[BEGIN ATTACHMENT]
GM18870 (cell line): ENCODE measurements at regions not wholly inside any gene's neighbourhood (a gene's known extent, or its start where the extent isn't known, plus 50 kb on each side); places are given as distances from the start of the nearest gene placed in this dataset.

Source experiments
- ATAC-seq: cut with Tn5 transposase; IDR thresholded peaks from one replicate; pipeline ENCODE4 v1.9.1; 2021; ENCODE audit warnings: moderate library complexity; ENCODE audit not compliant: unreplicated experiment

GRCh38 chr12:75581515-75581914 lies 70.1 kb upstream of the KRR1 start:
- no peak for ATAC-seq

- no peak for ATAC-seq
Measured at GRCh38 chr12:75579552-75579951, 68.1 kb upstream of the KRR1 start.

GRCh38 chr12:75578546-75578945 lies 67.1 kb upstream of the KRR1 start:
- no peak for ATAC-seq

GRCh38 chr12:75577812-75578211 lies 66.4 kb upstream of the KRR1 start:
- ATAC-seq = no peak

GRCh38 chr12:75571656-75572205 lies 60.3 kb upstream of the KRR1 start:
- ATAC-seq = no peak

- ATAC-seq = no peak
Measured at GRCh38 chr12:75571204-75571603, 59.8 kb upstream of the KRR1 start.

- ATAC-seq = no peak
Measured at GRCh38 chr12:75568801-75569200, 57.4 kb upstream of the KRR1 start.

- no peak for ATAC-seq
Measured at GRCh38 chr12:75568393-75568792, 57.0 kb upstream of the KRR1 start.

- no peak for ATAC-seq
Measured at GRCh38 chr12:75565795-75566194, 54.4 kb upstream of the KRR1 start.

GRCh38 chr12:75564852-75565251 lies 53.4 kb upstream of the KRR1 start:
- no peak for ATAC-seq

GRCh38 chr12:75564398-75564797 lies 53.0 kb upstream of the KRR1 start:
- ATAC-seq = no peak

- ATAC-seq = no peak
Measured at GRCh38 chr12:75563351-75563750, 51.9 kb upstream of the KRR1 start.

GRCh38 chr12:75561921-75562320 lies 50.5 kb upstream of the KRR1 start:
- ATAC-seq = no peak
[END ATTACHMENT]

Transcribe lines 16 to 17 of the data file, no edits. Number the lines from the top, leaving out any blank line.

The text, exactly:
- ATAC-seq = no peak
Measured at GRCh38 chr12:75568801-75569200, 57.4 kb upstream of the KRR1 start.